Mid-winter? Tropicale!

Nothing like a bit of sartorial anachronism. Nope, I’m not talking about the 1950s pattern (Advance 8591 on top, same pattern as an earlier blouse, with a tacked-on skirt from an old English Woman magazine pattern), I’m talking about the use of loud and cheerful tropical print in the middle of winter when almost everyone else in Melbourne is head-to-toe charcoal, black and grey.

The fabric was once a pair of curtains from a junk market, quite sturdy weight. I love it. I’m also enjoying the rather silly shape of the skirt which, thanks to curved side seams and some deep inverted darts, hangs like a deflated balloon.  What I don’t love is the gape at the high square neckline due to my complete lack of shoulders (anyone know a good way to adjust this without losing any girth at bustline?).

In other news, I’ve taken up Moggy‘s recommendation to organise my ludicrous stash of fabric with a database app called Bento. It’s the ultimate in fabric nerdom. And it means you can (virtually) admire your stash anytime and carry it with you to see if you’ve got enough of something to justify buying another pattern (and yes, I’ve built a pattern database, too. What a dork).

5 thoughts on “Mid-winter? Tropicale!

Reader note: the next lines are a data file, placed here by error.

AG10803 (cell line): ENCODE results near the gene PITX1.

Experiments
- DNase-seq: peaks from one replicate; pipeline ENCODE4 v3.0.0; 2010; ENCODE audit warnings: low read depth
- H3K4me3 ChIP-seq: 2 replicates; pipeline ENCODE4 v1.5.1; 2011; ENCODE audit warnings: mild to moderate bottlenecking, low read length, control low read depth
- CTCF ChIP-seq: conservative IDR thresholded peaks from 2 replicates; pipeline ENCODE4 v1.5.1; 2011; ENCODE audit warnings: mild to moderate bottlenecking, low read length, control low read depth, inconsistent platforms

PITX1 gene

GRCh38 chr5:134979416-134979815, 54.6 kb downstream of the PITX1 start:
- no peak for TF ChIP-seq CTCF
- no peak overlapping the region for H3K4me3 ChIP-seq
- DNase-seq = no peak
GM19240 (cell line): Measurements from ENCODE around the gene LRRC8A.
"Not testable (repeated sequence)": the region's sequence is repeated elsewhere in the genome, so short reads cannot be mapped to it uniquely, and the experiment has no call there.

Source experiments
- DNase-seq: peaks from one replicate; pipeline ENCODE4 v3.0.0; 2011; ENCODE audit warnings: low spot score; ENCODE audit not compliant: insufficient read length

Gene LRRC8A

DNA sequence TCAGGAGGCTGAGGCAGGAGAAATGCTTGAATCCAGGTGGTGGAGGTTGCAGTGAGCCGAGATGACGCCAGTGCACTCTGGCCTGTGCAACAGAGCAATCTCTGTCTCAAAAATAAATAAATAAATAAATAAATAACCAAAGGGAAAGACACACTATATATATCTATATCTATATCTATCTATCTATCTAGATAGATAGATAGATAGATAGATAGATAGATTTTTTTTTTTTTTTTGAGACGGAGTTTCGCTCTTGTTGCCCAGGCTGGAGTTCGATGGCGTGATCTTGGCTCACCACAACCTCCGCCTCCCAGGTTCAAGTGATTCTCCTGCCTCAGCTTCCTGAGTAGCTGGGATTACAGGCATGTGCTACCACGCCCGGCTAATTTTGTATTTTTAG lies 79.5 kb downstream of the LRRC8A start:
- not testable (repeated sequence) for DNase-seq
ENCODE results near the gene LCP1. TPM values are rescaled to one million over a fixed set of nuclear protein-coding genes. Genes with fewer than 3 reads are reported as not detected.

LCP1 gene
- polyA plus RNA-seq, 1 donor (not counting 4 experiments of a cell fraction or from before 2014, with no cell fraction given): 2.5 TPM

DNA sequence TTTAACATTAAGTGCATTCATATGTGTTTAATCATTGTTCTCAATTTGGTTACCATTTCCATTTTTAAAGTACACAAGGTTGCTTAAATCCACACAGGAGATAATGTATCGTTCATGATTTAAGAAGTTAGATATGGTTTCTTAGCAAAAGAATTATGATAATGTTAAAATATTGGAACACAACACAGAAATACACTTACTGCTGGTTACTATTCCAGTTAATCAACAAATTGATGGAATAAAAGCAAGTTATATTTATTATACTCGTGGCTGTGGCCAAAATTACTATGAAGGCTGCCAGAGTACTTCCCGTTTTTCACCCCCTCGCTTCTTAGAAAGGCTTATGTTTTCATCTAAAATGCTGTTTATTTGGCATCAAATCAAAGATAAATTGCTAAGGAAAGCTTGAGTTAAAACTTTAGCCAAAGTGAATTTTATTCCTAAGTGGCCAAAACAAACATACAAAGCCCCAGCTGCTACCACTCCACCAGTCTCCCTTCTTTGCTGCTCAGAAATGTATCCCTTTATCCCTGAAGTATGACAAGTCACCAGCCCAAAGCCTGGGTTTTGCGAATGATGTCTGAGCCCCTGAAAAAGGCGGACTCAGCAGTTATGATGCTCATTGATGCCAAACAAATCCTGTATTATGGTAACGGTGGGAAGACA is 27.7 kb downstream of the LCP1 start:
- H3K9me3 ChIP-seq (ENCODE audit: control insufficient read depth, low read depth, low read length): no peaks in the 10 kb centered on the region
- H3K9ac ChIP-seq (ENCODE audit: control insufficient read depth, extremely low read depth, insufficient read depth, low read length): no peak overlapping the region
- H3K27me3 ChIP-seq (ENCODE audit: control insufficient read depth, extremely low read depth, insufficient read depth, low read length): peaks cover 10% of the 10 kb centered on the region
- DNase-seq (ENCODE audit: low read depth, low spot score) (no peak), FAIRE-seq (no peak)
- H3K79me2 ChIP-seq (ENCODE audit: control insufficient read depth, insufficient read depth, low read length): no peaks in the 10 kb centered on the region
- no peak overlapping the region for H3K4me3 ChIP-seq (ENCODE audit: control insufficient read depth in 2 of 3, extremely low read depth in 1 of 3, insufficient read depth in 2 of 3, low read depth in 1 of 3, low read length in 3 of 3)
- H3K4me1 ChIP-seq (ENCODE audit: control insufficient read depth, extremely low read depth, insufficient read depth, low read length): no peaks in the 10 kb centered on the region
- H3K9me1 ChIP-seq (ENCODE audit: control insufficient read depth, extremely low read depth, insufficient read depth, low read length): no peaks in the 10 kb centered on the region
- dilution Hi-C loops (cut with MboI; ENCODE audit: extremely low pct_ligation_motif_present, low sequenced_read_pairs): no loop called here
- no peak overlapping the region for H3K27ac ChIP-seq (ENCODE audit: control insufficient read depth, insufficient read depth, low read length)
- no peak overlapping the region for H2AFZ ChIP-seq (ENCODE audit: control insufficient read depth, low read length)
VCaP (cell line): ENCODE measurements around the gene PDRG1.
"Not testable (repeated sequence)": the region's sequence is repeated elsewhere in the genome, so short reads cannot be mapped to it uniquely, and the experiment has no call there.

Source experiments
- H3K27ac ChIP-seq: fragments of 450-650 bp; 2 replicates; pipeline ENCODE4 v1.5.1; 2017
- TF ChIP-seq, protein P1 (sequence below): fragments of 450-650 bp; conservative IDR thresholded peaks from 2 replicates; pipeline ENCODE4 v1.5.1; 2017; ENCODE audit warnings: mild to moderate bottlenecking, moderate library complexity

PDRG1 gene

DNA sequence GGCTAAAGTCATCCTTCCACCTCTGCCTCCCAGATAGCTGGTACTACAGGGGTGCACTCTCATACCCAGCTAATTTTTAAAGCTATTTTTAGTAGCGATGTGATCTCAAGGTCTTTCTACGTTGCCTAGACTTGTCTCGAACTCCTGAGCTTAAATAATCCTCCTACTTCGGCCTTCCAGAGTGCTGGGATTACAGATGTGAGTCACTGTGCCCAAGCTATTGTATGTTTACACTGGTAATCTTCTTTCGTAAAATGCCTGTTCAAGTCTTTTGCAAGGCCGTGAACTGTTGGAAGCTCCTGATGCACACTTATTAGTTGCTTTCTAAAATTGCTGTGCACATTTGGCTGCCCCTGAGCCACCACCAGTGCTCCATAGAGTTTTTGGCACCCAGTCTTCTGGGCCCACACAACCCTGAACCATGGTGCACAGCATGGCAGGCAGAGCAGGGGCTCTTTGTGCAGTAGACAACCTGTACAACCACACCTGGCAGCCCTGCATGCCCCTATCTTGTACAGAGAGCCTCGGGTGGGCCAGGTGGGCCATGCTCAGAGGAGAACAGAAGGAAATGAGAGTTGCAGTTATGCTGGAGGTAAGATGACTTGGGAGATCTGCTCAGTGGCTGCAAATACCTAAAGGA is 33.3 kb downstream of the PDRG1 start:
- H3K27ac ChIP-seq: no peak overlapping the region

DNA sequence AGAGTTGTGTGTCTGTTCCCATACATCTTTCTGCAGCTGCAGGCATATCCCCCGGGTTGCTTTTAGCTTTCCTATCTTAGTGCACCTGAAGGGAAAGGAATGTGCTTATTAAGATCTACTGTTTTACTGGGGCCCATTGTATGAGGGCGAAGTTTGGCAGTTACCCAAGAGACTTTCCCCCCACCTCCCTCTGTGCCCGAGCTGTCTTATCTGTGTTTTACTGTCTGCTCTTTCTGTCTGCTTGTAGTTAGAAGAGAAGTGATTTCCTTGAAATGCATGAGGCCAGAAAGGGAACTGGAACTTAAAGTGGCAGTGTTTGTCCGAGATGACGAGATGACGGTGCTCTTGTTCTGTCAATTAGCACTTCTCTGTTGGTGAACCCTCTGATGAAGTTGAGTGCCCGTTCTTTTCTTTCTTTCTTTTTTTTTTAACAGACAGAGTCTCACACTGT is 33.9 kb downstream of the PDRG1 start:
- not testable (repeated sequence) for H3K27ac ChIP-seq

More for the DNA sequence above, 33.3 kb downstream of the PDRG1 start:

1. I love this fabric, that shade of blue and brown are just perfect for each other. I myself am making a sleeveless dress which is just as crazy for a Sydney summer but you gotta go with what your sewing mojo wants I guess!

    That stash organising app is almost enough to make me want to get a smart phone (instead I’m being deliberately low tech in that regard). Although I do have a pattern database so I don’t think that’s super nerdy at all!

  2. That fabric is awesome! How come when I go to thrift shops the curtains are always muddy brown and tan shades?

    I have the same problem with my dresses too, I am very narrow at the shoulders. What you do is alter the seam allowance on your shoulder by taking in a bit more near the neck. Not too much though or it alters the hang of the bodice.

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